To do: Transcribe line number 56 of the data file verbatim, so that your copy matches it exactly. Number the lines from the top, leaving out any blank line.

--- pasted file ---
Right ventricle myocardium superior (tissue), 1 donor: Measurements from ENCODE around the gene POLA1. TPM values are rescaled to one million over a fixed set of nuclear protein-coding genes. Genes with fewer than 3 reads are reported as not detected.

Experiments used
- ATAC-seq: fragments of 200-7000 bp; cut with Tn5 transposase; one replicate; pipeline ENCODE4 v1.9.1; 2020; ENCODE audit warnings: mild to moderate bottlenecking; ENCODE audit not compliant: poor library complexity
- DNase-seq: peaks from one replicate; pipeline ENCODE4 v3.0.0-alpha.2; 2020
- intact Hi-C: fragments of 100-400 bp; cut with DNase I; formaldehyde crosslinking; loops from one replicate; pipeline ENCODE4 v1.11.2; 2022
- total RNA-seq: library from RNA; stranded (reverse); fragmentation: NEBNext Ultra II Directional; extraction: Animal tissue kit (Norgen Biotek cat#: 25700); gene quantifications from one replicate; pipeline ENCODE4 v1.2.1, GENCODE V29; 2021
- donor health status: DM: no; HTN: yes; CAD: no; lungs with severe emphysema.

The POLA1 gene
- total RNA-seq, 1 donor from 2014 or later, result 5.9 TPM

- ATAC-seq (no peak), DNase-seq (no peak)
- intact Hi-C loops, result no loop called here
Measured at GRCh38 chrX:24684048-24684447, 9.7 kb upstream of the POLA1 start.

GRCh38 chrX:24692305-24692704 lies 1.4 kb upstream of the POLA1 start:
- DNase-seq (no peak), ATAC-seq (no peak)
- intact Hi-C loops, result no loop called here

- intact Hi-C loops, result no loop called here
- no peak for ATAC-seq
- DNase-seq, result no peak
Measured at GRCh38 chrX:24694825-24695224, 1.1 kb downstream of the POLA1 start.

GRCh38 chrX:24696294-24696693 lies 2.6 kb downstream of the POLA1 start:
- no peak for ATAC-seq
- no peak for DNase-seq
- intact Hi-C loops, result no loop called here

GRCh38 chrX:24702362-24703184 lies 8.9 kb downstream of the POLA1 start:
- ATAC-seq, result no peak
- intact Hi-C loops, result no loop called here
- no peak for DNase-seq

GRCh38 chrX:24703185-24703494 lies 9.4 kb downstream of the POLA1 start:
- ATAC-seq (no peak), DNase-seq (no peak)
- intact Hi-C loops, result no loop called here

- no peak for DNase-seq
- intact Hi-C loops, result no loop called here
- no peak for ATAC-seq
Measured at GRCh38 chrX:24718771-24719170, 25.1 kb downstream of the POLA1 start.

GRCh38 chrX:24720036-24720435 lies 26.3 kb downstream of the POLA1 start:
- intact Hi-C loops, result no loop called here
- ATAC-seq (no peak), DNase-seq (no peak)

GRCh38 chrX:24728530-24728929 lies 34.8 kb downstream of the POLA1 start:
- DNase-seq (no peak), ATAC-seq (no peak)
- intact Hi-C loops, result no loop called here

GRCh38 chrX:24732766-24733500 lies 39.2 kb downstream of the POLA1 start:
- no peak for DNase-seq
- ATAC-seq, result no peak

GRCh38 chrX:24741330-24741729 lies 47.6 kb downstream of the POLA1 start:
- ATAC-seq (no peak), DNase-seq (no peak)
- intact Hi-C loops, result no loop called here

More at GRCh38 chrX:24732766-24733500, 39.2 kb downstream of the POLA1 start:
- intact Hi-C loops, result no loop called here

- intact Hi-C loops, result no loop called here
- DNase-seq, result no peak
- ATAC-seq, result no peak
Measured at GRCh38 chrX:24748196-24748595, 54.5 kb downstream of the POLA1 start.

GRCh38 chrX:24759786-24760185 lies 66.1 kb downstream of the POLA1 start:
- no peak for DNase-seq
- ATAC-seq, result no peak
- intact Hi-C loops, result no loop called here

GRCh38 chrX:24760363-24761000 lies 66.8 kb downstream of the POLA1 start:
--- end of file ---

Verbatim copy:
- intact Hi-C loops, result no loop called here